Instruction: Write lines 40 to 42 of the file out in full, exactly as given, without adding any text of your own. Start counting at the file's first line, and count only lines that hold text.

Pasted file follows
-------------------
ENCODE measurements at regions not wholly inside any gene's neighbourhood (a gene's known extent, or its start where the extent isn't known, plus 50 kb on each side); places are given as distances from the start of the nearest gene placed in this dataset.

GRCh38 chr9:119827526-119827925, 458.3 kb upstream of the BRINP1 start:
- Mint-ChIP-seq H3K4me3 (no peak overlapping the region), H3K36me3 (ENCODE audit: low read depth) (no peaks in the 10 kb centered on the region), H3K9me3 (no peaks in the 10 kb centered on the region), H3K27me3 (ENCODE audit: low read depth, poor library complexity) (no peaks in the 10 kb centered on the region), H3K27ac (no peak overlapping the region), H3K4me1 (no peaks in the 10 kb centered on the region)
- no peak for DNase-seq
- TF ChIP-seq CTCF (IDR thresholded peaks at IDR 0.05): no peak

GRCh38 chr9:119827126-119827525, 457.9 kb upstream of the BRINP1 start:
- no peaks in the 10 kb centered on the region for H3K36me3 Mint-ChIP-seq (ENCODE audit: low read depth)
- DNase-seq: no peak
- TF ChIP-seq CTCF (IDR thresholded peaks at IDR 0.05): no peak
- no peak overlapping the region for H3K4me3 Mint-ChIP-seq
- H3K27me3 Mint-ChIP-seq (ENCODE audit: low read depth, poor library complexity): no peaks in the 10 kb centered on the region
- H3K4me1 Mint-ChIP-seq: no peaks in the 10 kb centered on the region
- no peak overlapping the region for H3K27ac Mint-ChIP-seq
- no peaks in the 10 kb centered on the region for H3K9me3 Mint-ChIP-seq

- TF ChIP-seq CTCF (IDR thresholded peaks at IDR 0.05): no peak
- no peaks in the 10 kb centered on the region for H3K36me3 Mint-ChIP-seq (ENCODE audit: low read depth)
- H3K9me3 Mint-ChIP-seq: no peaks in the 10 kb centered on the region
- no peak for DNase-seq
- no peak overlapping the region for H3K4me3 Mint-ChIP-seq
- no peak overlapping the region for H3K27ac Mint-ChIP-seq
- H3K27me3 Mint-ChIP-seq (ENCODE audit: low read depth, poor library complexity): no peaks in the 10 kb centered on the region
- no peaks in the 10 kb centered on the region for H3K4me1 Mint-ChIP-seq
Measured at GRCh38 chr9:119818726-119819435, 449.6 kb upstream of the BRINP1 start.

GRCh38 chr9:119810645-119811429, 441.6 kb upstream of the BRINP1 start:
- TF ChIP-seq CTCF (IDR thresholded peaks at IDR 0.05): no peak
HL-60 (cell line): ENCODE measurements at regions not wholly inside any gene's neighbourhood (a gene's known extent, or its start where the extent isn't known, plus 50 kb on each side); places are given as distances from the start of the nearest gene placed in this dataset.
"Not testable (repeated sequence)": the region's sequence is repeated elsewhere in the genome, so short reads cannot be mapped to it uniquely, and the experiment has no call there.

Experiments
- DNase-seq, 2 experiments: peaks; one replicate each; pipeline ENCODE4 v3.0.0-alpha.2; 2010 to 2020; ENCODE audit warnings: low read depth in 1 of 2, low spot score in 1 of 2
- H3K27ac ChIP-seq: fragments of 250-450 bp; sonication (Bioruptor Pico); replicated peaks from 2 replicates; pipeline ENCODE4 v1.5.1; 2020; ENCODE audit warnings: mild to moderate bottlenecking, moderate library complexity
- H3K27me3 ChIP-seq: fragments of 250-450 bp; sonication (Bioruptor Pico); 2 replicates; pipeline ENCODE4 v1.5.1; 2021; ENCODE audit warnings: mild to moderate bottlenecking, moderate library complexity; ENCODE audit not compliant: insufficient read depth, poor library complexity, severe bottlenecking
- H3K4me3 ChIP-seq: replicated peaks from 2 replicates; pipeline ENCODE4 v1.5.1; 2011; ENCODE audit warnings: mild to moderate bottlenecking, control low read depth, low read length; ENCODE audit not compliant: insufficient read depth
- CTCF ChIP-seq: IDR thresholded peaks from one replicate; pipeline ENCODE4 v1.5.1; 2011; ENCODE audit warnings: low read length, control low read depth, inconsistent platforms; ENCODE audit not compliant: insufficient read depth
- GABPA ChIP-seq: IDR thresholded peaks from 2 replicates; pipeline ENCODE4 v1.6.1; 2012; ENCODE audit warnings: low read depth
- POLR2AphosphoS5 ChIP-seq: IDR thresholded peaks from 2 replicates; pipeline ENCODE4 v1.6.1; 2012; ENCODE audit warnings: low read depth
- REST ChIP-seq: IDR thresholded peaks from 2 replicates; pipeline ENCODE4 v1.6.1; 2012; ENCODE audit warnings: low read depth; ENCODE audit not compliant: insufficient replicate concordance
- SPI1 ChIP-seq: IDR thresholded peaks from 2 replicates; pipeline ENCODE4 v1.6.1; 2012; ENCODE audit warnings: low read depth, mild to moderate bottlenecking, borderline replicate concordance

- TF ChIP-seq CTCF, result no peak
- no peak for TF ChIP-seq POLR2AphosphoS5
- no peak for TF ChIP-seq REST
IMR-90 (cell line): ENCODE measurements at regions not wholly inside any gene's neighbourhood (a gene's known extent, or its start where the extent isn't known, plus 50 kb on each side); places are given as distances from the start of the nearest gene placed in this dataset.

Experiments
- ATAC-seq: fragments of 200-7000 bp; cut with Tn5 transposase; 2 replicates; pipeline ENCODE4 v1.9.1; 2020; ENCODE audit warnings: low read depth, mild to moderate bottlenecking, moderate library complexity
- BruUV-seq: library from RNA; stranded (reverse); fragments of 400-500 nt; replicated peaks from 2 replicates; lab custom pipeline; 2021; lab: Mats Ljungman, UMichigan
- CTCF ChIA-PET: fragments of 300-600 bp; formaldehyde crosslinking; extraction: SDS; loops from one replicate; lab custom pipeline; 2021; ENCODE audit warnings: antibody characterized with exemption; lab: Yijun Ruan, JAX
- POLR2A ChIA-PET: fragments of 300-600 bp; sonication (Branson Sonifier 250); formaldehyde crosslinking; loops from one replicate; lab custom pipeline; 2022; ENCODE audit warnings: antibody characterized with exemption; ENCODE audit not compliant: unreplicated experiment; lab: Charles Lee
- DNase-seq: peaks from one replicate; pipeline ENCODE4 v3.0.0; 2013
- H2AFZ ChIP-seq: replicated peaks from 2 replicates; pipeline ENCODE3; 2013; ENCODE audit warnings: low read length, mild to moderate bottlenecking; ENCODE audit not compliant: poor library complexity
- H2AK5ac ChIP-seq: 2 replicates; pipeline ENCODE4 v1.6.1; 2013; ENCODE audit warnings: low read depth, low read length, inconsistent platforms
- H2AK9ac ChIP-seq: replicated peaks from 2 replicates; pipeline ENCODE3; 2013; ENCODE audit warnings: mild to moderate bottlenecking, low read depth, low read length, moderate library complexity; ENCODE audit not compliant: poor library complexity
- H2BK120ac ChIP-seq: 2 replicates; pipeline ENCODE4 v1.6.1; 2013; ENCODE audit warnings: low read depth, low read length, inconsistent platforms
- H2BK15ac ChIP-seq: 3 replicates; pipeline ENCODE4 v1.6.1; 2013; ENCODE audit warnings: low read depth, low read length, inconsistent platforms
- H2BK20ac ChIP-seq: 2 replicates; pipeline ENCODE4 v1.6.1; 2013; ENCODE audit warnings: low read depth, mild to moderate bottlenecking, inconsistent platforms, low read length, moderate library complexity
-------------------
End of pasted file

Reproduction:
- no peak for TF ChIP-seq REST
IMR-90 (cell line): ENCODE measurements at regions not wholly inside any gene's neighbourhood (a gene's known extent, or its start where the extent isn't known, plus 50 kb on each side); places are given as distances from the start of the nearest gene placed in this dataset.

Experiments